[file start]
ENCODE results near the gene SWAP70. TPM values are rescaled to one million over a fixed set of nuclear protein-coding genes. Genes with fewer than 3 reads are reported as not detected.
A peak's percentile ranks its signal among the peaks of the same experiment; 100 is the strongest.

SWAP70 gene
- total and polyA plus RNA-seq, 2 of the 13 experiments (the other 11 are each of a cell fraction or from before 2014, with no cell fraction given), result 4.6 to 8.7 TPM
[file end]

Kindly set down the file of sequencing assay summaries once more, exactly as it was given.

ENCODE results near the gene SWAP70. TPM values are rescaled to one million over a fixed set of nuclear protein-coding genes. Genes with fewer than 3 reads are reported as not detected.
A peak's percentile ranks its signal among the peaks of the same experiment; 100 is the strongest.

SWAP70 gene
- total and polyA plus RNA-seq, 2 of the 13 experiments (the other 11 are each of a cell fraction or from before 2014, with no cell fraction given), result 4.6 to 8.7 TPM